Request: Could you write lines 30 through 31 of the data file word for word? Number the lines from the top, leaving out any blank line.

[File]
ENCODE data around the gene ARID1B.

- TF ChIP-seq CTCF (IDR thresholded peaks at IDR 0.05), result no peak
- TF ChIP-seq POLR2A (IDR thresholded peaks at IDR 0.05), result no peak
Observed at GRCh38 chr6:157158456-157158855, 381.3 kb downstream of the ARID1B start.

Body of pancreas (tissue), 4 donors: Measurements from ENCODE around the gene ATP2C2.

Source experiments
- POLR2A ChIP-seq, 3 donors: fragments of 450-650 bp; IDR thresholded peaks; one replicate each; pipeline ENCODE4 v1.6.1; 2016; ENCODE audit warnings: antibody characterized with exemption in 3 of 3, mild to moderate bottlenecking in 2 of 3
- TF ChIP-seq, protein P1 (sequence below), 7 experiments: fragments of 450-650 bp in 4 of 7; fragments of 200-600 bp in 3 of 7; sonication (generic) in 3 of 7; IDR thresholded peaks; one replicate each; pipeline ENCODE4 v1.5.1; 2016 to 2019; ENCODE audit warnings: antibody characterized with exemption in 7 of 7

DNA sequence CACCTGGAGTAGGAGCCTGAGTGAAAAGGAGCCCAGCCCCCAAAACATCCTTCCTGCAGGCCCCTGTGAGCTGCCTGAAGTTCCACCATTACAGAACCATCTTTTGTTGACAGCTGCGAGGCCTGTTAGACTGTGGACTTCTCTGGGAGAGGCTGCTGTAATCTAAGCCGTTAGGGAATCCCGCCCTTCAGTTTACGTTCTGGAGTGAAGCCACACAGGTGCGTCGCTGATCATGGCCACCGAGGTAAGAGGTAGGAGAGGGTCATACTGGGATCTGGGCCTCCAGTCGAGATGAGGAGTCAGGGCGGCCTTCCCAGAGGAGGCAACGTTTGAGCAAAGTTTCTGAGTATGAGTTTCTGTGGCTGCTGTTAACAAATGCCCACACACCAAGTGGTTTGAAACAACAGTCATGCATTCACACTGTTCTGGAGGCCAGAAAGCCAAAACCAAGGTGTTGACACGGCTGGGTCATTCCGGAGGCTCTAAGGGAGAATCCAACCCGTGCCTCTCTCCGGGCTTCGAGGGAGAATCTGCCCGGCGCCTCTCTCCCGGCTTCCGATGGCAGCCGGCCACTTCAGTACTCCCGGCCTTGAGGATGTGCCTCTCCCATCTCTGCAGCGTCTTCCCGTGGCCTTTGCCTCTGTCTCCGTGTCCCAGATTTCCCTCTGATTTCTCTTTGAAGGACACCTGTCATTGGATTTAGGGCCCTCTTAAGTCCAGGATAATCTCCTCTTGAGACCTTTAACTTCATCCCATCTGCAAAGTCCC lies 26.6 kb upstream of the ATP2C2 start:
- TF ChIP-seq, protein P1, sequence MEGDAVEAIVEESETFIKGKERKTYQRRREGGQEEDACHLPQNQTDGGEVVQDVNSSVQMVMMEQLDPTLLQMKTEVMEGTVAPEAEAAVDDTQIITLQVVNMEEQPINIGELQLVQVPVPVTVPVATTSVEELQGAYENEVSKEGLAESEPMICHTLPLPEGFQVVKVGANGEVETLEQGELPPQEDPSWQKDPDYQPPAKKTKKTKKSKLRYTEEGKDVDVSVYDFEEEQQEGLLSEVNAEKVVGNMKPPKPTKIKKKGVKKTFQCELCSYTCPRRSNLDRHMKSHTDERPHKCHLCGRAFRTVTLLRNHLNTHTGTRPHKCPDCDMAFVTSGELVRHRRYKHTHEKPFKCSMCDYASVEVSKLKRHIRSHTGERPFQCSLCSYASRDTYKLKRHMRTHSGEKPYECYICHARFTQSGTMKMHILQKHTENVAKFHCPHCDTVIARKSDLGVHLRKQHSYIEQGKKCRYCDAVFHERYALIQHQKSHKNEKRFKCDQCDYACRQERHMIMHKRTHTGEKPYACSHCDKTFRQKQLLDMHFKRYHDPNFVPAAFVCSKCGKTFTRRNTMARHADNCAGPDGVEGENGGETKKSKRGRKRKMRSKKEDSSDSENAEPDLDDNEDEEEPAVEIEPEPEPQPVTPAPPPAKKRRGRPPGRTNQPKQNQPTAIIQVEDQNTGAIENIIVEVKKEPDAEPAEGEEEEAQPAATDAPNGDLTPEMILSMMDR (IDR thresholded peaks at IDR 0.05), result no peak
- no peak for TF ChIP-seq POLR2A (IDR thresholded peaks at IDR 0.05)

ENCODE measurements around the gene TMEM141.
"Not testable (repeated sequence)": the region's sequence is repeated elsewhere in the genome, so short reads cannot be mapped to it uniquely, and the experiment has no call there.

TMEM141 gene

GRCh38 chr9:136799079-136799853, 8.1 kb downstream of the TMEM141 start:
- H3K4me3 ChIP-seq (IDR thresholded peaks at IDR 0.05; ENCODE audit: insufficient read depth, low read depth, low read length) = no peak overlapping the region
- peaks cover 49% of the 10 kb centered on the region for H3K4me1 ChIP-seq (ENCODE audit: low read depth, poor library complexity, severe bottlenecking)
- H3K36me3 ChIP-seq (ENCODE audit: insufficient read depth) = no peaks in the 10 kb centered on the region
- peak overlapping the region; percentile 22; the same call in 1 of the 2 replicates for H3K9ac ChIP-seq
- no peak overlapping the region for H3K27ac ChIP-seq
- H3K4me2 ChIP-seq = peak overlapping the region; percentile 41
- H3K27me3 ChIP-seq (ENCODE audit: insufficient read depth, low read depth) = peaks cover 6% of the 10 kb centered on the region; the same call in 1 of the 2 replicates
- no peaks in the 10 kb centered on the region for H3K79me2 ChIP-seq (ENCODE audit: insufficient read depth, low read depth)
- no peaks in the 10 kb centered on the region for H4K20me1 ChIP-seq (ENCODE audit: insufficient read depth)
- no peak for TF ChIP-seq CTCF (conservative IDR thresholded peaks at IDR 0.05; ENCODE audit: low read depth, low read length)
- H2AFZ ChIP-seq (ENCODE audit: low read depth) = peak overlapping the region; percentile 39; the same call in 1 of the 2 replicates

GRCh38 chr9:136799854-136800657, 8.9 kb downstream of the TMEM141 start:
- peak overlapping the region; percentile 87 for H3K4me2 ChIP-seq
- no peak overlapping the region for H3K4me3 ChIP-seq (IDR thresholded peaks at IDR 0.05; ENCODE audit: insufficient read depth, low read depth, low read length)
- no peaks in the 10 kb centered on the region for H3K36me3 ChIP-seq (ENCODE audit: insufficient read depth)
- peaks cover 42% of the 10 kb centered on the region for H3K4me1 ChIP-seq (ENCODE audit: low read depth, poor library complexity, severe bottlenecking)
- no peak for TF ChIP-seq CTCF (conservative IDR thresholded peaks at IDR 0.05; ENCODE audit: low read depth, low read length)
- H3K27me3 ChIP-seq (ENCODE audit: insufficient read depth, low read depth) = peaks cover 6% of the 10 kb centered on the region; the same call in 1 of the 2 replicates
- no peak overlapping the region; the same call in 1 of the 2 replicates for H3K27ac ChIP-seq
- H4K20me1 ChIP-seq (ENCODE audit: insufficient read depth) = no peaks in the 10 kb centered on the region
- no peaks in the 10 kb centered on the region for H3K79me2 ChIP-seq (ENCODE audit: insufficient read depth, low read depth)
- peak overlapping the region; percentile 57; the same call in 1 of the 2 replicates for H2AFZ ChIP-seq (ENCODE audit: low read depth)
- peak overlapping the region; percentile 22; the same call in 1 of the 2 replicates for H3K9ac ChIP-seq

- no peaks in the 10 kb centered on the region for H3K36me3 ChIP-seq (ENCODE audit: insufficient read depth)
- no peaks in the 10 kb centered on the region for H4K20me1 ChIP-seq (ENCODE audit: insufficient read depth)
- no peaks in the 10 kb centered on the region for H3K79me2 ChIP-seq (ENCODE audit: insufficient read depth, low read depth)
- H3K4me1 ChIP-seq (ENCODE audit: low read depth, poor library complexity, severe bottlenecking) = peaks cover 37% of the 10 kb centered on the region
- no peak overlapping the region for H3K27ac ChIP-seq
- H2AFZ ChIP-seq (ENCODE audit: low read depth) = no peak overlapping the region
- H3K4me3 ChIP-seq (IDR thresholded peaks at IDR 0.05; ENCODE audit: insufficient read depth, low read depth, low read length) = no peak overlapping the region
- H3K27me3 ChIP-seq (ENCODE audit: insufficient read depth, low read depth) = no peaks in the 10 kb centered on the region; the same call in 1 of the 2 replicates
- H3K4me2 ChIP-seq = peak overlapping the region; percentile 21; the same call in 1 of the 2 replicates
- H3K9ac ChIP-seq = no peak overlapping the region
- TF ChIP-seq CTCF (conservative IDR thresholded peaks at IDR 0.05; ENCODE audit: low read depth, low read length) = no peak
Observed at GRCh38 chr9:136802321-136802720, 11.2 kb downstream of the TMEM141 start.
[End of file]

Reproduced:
- no peaks in the 10 kb centered on the region for H3K36me3 ChIP-seq (ENCODE audit: insufficient read depth)
- peaks cover 42% of the 10 kb centered on the region for H3K4me1 ChIP-seq (ENCODE audit: low read depth, poor library complexity, severe bottlenecking)